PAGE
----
Amendment X would remove the definition of “industrial hemp” from the Colorado Constitution and, instead, use the definition in federal law or state statute. 

Industrial hemp is an agricultural commodity that belongs to the cannabis family that has has a multitude of applications for building material, clothing, food, oil, rope — and potentially, medicine.

Coloradans passed Amendment 64 in 2012 which legalized the recreational use of marijuana and added the definition of industrial hemp to the state's constitution. This required state legislature to create laws on how hemp is cultivated, processed and sold. It also spurred the creation of the Industrial Hemp Regulatory Program in the Colorado Department of Agriculture.

Under current state law this program would automatically be repealed if the federal government were to authorize the U.S. Department of Agriculture to regulate cultivation and research and development of hemp.  

At this time Colorado and federal government definitions of industrial hemp closely mirror each other.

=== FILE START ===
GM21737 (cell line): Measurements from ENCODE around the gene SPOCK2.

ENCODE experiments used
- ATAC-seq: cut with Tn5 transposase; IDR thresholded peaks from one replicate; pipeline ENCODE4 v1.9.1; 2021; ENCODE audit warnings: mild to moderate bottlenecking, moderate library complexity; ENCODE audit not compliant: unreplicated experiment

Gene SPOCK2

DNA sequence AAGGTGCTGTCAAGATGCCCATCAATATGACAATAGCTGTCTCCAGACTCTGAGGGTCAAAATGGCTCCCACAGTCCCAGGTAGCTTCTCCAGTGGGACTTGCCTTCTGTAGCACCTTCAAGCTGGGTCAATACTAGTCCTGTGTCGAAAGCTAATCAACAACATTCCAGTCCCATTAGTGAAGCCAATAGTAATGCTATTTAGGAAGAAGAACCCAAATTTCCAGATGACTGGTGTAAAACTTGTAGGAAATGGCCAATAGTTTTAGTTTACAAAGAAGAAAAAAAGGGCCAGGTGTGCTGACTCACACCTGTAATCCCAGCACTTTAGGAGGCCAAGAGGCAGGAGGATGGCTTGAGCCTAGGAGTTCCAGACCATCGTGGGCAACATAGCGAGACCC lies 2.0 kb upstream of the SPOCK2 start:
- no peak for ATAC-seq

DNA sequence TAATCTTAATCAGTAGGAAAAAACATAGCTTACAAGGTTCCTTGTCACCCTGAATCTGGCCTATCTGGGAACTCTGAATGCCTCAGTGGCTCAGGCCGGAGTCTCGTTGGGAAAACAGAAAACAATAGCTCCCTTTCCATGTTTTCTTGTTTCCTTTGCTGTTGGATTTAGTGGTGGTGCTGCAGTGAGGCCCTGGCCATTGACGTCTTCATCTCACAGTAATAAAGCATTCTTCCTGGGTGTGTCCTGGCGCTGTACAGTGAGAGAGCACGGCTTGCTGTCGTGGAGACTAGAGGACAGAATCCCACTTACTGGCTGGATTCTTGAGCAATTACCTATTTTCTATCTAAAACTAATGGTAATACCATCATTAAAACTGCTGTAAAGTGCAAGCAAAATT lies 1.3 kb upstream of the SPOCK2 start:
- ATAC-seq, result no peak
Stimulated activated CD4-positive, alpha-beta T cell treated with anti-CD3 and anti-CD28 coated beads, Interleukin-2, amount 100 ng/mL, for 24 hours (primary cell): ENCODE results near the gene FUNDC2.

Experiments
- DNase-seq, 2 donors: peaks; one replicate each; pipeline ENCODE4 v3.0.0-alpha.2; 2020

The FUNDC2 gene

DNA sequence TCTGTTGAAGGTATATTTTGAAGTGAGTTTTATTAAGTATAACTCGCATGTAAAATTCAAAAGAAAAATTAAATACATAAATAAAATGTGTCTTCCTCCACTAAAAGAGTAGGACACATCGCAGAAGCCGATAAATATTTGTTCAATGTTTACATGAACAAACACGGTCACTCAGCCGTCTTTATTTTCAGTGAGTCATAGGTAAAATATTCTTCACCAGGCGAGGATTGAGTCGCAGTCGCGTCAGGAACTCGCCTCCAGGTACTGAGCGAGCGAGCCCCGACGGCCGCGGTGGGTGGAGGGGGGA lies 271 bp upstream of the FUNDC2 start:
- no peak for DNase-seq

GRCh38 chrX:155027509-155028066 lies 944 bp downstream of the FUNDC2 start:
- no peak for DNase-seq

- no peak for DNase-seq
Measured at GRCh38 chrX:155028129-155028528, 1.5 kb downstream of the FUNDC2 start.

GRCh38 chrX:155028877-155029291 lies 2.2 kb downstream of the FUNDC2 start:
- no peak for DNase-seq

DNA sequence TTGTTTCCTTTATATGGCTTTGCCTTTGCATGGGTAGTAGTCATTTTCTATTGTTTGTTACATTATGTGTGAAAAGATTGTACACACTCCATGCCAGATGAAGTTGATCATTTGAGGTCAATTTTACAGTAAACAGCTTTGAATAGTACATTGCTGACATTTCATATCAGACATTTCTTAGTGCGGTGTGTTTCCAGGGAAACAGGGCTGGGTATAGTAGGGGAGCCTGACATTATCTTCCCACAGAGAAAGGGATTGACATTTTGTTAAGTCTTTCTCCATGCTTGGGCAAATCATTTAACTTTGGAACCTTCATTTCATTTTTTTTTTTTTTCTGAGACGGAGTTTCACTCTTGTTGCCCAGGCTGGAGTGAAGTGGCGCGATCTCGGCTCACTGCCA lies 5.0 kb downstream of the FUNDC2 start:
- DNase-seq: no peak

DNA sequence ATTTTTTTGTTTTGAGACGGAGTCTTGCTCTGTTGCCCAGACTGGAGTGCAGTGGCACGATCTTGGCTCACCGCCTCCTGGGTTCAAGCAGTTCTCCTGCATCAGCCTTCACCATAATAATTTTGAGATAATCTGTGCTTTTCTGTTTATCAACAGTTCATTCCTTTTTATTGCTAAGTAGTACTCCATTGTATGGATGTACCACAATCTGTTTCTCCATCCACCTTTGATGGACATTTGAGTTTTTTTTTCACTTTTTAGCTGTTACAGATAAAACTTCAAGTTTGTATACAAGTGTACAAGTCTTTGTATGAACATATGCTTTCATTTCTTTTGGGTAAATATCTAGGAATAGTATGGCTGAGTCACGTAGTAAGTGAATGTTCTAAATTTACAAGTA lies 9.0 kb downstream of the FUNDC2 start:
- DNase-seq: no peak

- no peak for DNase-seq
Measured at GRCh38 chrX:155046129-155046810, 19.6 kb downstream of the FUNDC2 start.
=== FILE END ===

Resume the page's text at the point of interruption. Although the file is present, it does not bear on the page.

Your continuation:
Proponents argue that the state of Colorado stands to lose a great deal of revenue if the federal definition changes and Amendment X fails. Colorado's hemp farmers would be at a competitive disadvantage compared to other states because it could take up to three years to adjust hemp grows to federal limits. This could knock the state from its number one position in the hemp industry. 

Those who oppose Amendment X believe that the current definition of industrial hemp in the state constitution protects Colorado's hemp farmers who have relied on the constitutional definition to establish their businesses. Removing the definition may cause uncertainty among industrial hemp growers, they say.

The measure would amend the state constitution and, under new rules passed by voters in 2016, needs 55 percent of votes to pass.